Make unacceptable items unavailable or less attractive to your cat

The only guaranteed way to stop your cat from scratching a given area or object is to block her access to it. Closing doors may be the simplest solution. However, if this is not practical, there are booby traps you can set up to discourage scratching. A tower of plastic cups that topples over when bumped can be placed in front of scratchable items to startle your cat whenever she begins to scratch. Items covered with blankets, sheets of plastic, or double-sided tape also hinders scratching behavior. A more expensive tactic is to purchase an indoor fence that delivers mild, harm­less shock when your cat crosses a given boundary.:p>
Because scratching has a scent-marking component, cats are more likely to re-scratch areas that already have their scent. To help break this cycle, try using an odor neutralizer to deodorize areas where your cat has previously scratched.

In addition to altering the accessibility, appearance, or scent of household items, you can further minimize scratching damage by regularly trimming your cat's nails. Also available are plastic claw caps, or sheaths, that can be glued over your cat's claws. These should only be applied to cats that allow you to handle and manipulate their paws. While wearing these sheaths, your cat is able to go through the motions of scratch­ing, but because the claws are hidden, no damage is done. The sheaths need to be replaced every six to 12 weeks.

Declawing, or permanent removal of the claws, should be considered only as a last resort when the above strategies have been unsuccessful, and in cases where a cat's scratching would otherwise necessitate its removal from your home. Declawing will not curb your cat's desire to scratch, but will prevent scratching damage. Declawed cats should never be allowed out­side, as they are less able to climb trees or defend them­selves. Talk to your veterinarian to determine whether this procedure is right for your cat.

Does punishment teach a cat to stop scratching?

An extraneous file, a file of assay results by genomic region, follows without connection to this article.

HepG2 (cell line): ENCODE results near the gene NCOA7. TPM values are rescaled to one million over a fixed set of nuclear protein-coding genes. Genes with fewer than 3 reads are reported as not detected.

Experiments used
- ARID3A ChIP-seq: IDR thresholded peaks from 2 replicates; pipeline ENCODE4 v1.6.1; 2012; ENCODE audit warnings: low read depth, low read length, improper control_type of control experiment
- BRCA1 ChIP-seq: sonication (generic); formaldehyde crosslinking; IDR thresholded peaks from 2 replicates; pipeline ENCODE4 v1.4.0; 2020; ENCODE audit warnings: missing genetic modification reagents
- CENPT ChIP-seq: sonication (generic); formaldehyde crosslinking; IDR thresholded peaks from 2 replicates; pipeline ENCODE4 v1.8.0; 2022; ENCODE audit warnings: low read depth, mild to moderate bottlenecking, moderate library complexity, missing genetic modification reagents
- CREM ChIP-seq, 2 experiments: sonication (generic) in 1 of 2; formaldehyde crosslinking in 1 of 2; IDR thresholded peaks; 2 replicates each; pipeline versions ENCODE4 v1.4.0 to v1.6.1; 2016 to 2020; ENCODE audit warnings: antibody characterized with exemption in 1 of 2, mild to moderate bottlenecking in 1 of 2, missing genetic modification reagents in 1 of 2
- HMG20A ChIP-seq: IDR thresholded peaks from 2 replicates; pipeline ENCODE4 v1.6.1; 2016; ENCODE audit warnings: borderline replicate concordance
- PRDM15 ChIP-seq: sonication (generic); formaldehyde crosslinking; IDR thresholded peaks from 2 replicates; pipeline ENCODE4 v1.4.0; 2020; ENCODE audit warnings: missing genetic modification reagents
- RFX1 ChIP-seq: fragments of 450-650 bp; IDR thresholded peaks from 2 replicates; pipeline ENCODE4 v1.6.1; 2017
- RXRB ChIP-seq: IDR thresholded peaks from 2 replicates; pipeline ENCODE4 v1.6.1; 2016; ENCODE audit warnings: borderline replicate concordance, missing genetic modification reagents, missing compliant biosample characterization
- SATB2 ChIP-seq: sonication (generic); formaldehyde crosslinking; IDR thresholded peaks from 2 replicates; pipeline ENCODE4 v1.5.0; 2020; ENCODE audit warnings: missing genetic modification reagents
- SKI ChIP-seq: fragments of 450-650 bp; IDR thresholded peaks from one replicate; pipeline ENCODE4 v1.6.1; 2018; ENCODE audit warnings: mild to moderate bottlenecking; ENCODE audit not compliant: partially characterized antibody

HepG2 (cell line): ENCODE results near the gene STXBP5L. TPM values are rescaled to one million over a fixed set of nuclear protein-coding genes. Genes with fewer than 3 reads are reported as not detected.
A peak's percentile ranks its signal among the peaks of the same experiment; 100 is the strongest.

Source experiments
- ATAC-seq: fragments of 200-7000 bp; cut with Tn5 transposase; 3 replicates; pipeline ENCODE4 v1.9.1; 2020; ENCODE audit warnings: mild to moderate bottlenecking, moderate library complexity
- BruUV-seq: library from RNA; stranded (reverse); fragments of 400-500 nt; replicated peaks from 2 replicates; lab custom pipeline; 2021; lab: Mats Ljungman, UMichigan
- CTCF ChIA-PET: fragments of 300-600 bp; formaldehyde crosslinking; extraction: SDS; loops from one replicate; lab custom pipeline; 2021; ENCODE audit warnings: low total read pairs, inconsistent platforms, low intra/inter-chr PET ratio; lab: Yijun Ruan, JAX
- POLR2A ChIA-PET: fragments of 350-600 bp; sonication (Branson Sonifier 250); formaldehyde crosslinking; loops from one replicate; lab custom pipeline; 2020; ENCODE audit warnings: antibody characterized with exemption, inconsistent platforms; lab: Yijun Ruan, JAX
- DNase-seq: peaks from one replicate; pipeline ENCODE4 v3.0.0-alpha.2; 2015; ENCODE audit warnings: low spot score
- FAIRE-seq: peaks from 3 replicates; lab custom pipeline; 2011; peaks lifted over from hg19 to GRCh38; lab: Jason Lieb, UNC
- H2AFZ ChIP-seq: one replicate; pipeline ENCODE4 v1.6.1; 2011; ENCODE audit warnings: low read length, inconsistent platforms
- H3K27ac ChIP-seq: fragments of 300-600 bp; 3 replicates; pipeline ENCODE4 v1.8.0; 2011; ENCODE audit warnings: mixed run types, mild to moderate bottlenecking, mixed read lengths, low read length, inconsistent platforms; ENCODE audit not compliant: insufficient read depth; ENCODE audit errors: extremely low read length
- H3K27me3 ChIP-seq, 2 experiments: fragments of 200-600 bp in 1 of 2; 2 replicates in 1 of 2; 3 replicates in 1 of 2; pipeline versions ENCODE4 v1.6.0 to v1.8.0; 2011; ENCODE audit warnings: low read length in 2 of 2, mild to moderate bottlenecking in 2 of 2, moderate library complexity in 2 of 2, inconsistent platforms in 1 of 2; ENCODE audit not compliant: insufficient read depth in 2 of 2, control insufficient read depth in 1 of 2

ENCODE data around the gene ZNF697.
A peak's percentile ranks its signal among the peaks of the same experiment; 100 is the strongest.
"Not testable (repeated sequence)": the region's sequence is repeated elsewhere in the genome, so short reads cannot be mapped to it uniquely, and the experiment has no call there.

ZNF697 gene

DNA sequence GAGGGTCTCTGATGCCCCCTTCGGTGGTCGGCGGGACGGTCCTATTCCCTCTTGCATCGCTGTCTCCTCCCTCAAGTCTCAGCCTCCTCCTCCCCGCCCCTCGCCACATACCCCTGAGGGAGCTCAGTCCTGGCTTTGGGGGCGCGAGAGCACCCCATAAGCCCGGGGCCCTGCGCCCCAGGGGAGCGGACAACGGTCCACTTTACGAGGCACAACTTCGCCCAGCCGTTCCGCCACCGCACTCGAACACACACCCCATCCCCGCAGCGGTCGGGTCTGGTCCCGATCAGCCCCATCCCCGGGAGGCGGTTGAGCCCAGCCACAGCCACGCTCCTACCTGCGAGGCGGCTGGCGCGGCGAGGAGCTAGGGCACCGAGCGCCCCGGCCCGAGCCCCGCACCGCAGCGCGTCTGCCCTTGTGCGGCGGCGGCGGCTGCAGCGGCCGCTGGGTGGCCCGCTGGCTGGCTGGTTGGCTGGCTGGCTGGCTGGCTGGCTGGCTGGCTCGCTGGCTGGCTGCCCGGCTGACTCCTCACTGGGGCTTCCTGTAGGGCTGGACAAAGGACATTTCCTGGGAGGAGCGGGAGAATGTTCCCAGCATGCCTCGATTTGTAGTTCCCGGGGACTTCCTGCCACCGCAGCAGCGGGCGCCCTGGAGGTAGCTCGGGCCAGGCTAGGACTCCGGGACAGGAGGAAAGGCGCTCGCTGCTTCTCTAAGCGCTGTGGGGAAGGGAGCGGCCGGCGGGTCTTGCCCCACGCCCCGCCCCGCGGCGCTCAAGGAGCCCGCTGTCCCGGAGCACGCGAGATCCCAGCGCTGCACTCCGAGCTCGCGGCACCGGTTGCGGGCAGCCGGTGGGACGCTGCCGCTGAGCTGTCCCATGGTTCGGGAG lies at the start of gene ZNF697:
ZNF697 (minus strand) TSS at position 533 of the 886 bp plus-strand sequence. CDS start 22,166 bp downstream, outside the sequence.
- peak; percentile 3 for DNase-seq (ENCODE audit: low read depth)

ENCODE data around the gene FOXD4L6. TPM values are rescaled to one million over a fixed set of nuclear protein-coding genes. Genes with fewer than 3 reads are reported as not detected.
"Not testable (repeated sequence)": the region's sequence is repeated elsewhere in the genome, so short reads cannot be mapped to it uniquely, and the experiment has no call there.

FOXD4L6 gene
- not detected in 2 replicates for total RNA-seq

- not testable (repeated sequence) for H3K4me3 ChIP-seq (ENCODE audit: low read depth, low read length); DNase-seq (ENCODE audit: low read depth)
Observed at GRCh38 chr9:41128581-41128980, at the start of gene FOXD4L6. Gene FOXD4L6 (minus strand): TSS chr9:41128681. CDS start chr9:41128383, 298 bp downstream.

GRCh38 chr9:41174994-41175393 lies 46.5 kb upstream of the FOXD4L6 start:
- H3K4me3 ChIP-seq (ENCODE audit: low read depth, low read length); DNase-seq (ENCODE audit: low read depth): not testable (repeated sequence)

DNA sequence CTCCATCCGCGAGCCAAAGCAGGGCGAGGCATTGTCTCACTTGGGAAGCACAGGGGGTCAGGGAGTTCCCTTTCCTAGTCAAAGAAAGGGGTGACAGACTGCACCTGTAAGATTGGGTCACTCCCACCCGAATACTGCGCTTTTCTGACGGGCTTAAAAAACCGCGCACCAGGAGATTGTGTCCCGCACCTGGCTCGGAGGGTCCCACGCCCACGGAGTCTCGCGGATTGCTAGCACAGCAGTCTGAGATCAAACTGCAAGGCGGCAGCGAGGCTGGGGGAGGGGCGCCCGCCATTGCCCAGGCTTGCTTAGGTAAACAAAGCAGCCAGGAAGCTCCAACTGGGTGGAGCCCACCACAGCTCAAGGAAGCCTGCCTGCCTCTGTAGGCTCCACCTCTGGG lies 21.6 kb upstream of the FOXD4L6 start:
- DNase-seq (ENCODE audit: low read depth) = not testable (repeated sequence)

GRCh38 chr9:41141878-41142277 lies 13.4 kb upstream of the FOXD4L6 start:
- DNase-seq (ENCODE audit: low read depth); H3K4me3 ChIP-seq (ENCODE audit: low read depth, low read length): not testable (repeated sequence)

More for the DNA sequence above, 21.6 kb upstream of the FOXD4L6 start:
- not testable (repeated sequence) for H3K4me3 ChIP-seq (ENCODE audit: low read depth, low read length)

In general, cats do not respond well to punishment, because they see no link between the punishment and their "crime." The only thing punishment does is teach your cat to fear you. Worse, it may lead to aggression. Yelling, squirting a water gun, or startling your cat with a loud noise when he scratches the couch teaches him that your presence, rather than the act of scratch­ing, brings punishment. If your cat is punished for scratching only when you are present, he will simply learn to scratch when you are not there. More effective deterrents to scratching-such as the "tower of cups" booby trap mentioned earlier-are consistent and immediate.

Fabric Chewing and Sucking
Fabric chewing and sucking is relatively rare in cats. Some speculate that it is a comfort-seeking behavior, or that it fulfills a desire to play and investigate. It is perfectly normal for kittens to chew as they explore, and although many grow out of this behavior, some exhibit it for life. Fabric chewing and sucking-wool often being the fabric of choice-is most commonly seen in Burmese and Siamese cats. This suggests a genetic predisposition comparable to obsessive-com­pulsive disorders in humans.

A cat with a serious chewing habit can destroy sweaters, socks, blankets, pillows, and other valuable items. But this behavior is even more important to rec­ognize because it can be harmful to your cat's health. Obstruction of the gastrointestinal tract with bits of swallowed fabric can be life threatening. In addition, cats that chew on fabric may also chew on dangerous items like electrical cords, twist ties, or even pins and needles.

How do I get my cat to stop chewing on fabrics?